There were a lot of really funny moments. I loved the rooster Heihei (Alan Tudyk). He was such a derpy little soul. He was exactly like a chicken! When he first finds himself on the boat in the middle of the ocean, he realizes it, and the camera zooms out and that is the one moment in the entire movie where he’s actually scared. It seems a lot like paying homage to one of those movies where someone finds themselves in a place they don’t want to be and the camera zooms out to show how loud their scream is, which I found hilarious. He is usually fearless, whatever he’s doing, even if it is walking into the ocean. He is not the brightest bird, not the sharpest beak on the island, but what is so great about him is that he is there to make any situation funny. Even if he is just in the background of the shot, floating away, it is hilarious. He gets himself out of dangerous situations without really having to do anything, like he is floating away in a barrel in one of the last shots of the battle with the lava monster, just very glossy-eyed and looking like nothing is wrong. Another hilarious character was Tamatoa. He was a giant hoarder crab and he was the one who had Maui’s hook. He really loved talking about himself, and he also cared only about his appearance. He needed to have all the shiny things on his shell. I really loved the song “Shiny.” It was sung by one of the members of Flight of the Conchords, which is one of my favorite tv shows/comedy bands. It was written by Lin-Manuel Miranda, who is not a member of Flight of the Conchords, but I think he really embodied their style in this song. The lyrics were so clever, like “I never hide. I can’t. I’m too... shiny!” which I absolutely loved. Tamatoa was such a lovable and evil character at the same time. His song is about how all that matters is how shiny and amazing you look, but that is kind of the opposite of the movie’s message. But you still love him because he is just too hilarious.

It is really great having such an inspiring female character. Moana speaks for what she believes in and she is really powerful. Even when she is facing a demigod, she still won’t stray away from her opinion, which I think is really cool and amazing. She is of course discouraged sometimes. Who isn’t? But she still remains centered. I thought it was amazing that there was no prince. That just shows that you don’t need a man to tell you who you are or who you should be. You should be whoever you want to be. You don’t need romance to have an intriguing story for a female character. The amazing thing is, it is not just the main character that is so powerful. All the other female characters are just as powerful. Moana’s mother helps Moana get packed for her journey even though that is not what her husband wants for Moana. Tala is the village “crazy lady”, as she calls herself. She is powerful because she doesn’t care what people think and she sticks with her opinion no matter what people say. She encourages Moana to go on her mission and helps her along the way, no matter where she is. Te Fiti stands up to a demigod, just like Moana, but it is not that big of a deal for her because she is the size of an island. Women are not just powerful because of how nurturing they are or how much they help each other. They are powerful because of their brains, their rage, their combat skills, and their belief in their own ideas. That is only in the movie; in real life there are so many more I could list off.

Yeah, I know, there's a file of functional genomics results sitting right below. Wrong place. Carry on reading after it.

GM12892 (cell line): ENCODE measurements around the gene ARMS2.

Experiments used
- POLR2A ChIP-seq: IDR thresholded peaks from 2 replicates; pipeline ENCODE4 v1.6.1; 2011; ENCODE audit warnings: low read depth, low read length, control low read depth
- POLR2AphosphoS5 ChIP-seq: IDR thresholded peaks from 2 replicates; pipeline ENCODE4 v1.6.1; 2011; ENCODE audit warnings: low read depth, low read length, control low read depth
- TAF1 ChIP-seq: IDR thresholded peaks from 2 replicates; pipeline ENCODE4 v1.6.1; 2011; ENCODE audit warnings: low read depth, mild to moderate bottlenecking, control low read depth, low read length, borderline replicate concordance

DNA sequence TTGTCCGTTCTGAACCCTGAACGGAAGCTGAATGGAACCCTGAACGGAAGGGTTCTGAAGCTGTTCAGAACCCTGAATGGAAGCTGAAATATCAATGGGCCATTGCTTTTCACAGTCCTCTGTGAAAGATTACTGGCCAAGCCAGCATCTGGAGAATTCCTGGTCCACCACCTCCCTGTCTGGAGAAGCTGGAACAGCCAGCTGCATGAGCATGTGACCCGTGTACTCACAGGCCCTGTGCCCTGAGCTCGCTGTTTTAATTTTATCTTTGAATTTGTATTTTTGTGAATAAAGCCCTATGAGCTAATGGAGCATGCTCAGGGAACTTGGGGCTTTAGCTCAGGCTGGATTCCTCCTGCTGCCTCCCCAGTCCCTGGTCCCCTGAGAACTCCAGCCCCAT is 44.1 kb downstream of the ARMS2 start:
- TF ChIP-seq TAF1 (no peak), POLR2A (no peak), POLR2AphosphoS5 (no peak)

People who would like this movie are people who like amazing music, powerful women, and shiny sassy crabs. I thought this was a really awesome and life-changing movie. I really loved it. It is great for everyone—female and male, adults and kids—to see because this movie and feminism are about accepting everyone in the community as equally important.